DETROIT -- The Tigers weren't going to win them all. But nobody imagined them losing their first like this.
When Justin Verlander was mowing down hitters through the first four-plus innings, he looked like he had a chance at history. When he went into the ninth inning with a one-hit shutout and 81 pitches, he looked like a shoo-in to go the distance.
Nearly an hour later, after former teammate Fernando Rodney had finished off the final out of a 4-2 Rays comeback win, the Tigers looked like someone who had taken a punch to the gut.
It was the first loss of the year for Detroit, the American League's last unbeaten team, and Verlander's first loss since last July 15. The Tigers knew how it happened. They were just stunned that it happened.
"That was a well-pitched game by both guys," manager Jim Leyland said. "Verlander was terrific. Justin Verlander, with that kind of pitch count going into the ninth inning, you're feeling awful good.
"... He just didn't close it out. It's that simple. He got out of whack. It looked like he got into trying-too-hard mode to close it out."
It sounded like a comment from Verlander's younger days, when he would work too quickly, throw too hard in tight situations. Even three years ago, when Rodney was closing games for him, Verlander would have innings when he would overthrow and waste pitches.
That changed last year. If anybody earned the right to close a game with that pitch count, it's Verlander. Afterward, he sounded like a closer that had just blown a save.
"This loss rests solely on my shoulders today," said Verlander, whose 14-game unbeaten streak came to an end.
When Jose Valverde's first blown save in more than a year spoiled Verlander's chance at an Opening Day victory, the debate centered on whether Leyland took out Verlander too soon at 105 pitches. Wednesday was the flip side.
"If I would've taken Justin Verlander out with 81 pitches in the ninth inning of today's game, with a shutout -- I know I'm sick, but they should've checked my temperature," Leyland said.
The only hit until the ninth was a Ben Zobrist line-drive single in the fifth inning. The only thing close to a hit after that was Jose Lobaton's ground ball up the middle, which shortstop Jhonny Peralta ran down to end the eighth.
The way that Verlander was working steadily and efficiently towards a shutout, it was easy to miss the fact that Rays starter James Shields had sent down 10 Tigers in a row and 12 of the final 13 batters he faced after Andy Dirks' leadoff double set up Detroit's second run in the fifth.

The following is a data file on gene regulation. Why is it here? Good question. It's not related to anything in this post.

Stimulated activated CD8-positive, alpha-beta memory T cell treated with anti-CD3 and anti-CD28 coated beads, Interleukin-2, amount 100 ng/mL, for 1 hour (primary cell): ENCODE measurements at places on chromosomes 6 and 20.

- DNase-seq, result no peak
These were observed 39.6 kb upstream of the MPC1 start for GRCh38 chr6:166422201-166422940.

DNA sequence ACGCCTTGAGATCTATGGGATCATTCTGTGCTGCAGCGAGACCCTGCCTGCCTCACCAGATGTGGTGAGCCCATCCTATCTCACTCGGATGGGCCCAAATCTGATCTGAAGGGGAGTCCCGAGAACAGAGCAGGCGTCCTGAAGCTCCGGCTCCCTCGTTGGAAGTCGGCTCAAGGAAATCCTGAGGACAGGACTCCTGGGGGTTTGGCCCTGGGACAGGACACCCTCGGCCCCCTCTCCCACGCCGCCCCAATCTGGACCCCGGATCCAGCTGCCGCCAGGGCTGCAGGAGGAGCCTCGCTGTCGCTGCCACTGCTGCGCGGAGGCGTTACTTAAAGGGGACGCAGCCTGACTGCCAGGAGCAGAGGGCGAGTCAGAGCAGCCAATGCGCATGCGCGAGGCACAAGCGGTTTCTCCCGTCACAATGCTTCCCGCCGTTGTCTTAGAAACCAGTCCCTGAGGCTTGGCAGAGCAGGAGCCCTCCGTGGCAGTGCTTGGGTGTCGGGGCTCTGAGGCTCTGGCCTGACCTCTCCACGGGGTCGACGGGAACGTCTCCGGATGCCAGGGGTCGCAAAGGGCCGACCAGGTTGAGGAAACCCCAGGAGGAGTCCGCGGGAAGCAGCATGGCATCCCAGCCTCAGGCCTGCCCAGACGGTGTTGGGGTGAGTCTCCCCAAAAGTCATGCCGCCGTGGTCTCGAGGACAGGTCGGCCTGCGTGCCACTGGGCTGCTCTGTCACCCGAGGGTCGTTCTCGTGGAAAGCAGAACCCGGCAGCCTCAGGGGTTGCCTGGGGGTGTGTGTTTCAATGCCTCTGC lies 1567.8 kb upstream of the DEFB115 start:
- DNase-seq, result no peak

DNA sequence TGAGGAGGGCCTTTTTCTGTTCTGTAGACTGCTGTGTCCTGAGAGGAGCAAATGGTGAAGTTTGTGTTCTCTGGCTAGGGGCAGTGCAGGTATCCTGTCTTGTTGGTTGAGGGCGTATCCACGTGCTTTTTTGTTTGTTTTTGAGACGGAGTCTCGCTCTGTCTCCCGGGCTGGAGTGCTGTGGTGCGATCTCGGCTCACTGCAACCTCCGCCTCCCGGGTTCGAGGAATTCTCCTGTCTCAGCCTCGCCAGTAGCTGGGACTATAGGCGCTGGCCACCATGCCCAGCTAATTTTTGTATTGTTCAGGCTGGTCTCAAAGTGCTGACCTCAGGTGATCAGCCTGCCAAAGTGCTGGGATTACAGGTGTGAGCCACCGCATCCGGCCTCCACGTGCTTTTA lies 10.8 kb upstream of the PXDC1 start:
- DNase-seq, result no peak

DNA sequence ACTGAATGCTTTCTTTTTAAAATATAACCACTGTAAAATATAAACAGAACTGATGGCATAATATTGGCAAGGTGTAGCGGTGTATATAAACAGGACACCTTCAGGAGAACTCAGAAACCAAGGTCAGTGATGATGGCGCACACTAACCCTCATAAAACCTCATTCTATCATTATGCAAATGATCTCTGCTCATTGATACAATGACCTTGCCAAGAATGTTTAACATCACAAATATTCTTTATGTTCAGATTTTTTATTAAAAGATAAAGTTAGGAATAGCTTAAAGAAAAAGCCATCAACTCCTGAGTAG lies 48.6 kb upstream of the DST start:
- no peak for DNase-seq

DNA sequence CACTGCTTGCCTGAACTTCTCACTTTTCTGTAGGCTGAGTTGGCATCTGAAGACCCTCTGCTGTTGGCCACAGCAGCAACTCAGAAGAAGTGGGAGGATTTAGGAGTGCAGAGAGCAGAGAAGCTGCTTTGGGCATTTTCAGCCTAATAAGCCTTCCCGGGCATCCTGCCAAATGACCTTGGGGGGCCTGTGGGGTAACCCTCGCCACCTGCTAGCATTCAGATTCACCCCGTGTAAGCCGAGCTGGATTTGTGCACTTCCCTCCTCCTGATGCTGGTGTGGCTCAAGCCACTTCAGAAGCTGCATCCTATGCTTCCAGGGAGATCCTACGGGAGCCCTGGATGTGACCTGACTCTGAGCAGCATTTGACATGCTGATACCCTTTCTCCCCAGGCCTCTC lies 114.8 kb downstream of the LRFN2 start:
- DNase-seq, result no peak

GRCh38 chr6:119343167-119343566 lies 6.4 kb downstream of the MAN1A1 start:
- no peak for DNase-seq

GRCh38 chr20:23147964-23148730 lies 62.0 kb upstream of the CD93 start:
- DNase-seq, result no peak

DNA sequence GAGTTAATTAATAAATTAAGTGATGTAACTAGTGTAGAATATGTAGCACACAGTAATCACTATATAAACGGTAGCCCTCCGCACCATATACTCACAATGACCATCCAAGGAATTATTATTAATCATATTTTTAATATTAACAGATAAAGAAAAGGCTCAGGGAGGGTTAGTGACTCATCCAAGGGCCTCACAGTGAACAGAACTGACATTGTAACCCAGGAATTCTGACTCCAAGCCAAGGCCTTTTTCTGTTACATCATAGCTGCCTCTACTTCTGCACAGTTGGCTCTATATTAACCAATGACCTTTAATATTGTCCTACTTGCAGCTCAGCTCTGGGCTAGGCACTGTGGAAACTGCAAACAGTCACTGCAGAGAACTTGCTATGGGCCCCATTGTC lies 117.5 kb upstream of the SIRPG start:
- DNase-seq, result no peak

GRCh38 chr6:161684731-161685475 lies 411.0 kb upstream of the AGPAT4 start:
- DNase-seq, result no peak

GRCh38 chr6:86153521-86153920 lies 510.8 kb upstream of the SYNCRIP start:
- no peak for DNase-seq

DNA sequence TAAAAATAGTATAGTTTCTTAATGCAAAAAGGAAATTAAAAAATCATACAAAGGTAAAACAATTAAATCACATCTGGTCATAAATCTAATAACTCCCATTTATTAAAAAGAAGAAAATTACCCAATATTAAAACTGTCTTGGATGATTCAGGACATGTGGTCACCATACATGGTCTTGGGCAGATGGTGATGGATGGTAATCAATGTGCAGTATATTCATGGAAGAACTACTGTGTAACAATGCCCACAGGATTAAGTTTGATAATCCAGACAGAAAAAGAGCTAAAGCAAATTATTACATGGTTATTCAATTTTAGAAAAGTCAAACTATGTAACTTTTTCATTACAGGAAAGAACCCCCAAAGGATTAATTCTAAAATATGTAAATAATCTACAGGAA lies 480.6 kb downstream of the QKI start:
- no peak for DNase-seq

It became evident once pinch-hitter Jeff Keppinger singled off Verlander to lead off the ninth, sending Reid Brignac to the plate as the potential tying run.
"I got away from what I've been doing all day," Verlander said. "I've been playing to those guys' aggressiveness, getting them out in front of offspeed stuff and then I just got away from it there in the ninth. ...
"Once a couple guys got on, [it was] really the first time I've cranked it up like that and lost a little bit of my consistency that I had all day. It's inexcusable."
Verlander stuck out Brignac by overpowering him on three fastballs. When Verlander put Desmond Jennings into a 1-2 count, he tried to finish him off with a curveball and missed. He came back with a 99-mph fastball, which Jennings flared into right to put the tying run on base.
"Jennings had a great at-bat, I thought," Leyland said. "He was spread out, and you could see he was just trying to make contact, and he had a great at-bat."
Verlander went to his curveball again, this time to Carlos Pena, and buried two in the dirt. Pena, who has struck out at least 158 times in each of the last four years, passed. Verlander followed with his only 100-mph fastball and missed for a walk.
"He threw two really, really good curveballs to him," catcher Alex Avila said. "We thought we were going to get him to swing, but he checked it. You've got to give him credit. I know that last pitch, the fastball, he was trying to strike him out with it and just ended up yanking it."
Verlander fired 98-mph fastballs to Evan Longoria, who passed on the first, then chopped the second one to the left side. It went just under the glove of a diving Miguel Cabrera for a game-tying single.
The Rays milked 23 pitches out of Verlander in the ninth. He retired only one of the six Rays he faced. Elliot Johnson's walk off Daniel Schlereth and Zobrist's two-run single off Jose Valverde won it, but it went on Verlander's record.
"Just made a couple of mistakes in that ninth inning that sometimes we may not capitalize on," Longoria said. "But today we were able to capitalize on his mistakes and put ourselves in situations to get some big hits."